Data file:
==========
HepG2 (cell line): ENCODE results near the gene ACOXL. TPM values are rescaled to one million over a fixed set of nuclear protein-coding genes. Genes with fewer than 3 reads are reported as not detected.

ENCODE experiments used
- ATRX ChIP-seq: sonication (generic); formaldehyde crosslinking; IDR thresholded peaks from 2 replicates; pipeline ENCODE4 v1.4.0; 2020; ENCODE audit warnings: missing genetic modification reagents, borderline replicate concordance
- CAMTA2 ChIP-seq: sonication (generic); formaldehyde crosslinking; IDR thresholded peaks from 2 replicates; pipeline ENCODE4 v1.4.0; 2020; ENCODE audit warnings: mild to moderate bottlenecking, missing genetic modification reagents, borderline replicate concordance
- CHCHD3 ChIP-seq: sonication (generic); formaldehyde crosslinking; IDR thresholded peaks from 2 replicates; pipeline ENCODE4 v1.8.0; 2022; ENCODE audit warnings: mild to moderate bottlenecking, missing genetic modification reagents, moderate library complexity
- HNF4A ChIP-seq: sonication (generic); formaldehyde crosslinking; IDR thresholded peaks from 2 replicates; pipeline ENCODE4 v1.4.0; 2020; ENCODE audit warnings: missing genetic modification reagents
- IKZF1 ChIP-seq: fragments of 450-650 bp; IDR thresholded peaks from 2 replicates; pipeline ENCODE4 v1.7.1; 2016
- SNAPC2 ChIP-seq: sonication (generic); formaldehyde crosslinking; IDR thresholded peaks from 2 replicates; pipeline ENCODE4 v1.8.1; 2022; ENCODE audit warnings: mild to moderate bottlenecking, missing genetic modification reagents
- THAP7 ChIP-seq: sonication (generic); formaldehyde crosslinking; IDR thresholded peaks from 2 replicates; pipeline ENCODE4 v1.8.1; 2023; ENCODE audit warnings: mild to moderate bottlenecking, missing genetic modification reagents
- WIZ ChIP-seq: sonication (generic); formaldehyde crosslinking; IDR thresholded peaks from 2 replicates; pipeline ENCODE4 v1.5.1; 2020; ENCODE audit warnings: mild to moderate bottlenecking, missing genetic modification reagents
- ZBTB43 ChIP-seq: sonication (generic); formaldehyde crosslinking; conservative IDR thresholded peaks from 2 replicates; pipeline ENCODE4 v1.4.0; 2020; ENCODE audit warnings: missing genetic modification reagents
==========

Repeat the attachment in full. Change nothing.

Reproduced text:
HepG2 (cell line): ENCODE results near the gene ACOXL. TPM values are rescaled to one million over a fixed set of nuclear protein-coding genes. Genes with fewer than 3 reads are reported as not detected.

ENCODE experiments used
- ATRX ChIP-seq: sonication (generic); formaldehyde crosslinking; IDR thresholded peaks from 2 replicates; pipeline ENCODE4 v1.4.0; 2020; ENCODE audit warnings: missing genetic modification reagents, borderline replicate concordance
- CAMTA2 ChIP-seq: sonication (generic); formaldehyde crosslinking; IDR thresholded peaks from 2 replicates; pipeline ENCODE4 v1.4.0; 2020; ENCODE audit warnings: mild to moderate bottlenecking, missing genetic modification reagents, borderline replicate concordance
- CHCHD3 ChIP-seq: sonication (generic); formaldehyde crosslinking; IDR thresholded peaks from 2 replicates; pipeline ENCODE4 v1.8.0; 2022; ENCODE audit warnings: mild to moderate bottlenecking, missing genetic modification reagents, moderate library complexity
- HNF4A ChIP-seq: sonication (generic); formaldehyde crosslinking; IDR thresholded peaks from 2 replicates; pipeline ENCODE4 v1.4.0; 2020; ENCODE audit warnings: missing genetic modification reagents
- IKZF1 ChIP-seq: fragments of 450-650 bp; IDR thresholded peaks from 2 replicates; pipeline ENCODE4 v1.7.1; 2016
- SNAPC2 ChIP-seq: sonication (generic); formaldehyde crosslinking; IDR thresholded peaks from 2 replicates; pipeline ENCODE4 v1.8.1; 2022; ENCODE audit warnings: mild to moderate bottlenecking, missing genetic modification reagents
- THAP7 ChIP-seq: sonication (generic); formaldehyde crosslinking; IDR thresholded peaks from 2 replicates; pipeline ENCODE4 v1.8.1; 2023; ENCODE audit warnings: mild to moderate bottlenecking, missing genetic modification reagents
- WIZ ChIP-seq: sonication (generic); formaldehyde crosslinking; IDR thresholded peaks from 2 replicates; pipeline ENCODE4 v1.5.1; 2020; ENCODE audit warnings: mild to moderate bottlenecking, missing genetic modification reagents
- ZBTB43 ChIP-seq: sonication (generic); formaldehyde crosslinking; conservative IDR thresholded peaks from 2 replicates; pipeline ENCODE4 v1.4.0; 2020; ENCODE audit warnings: missing genetic modification reagents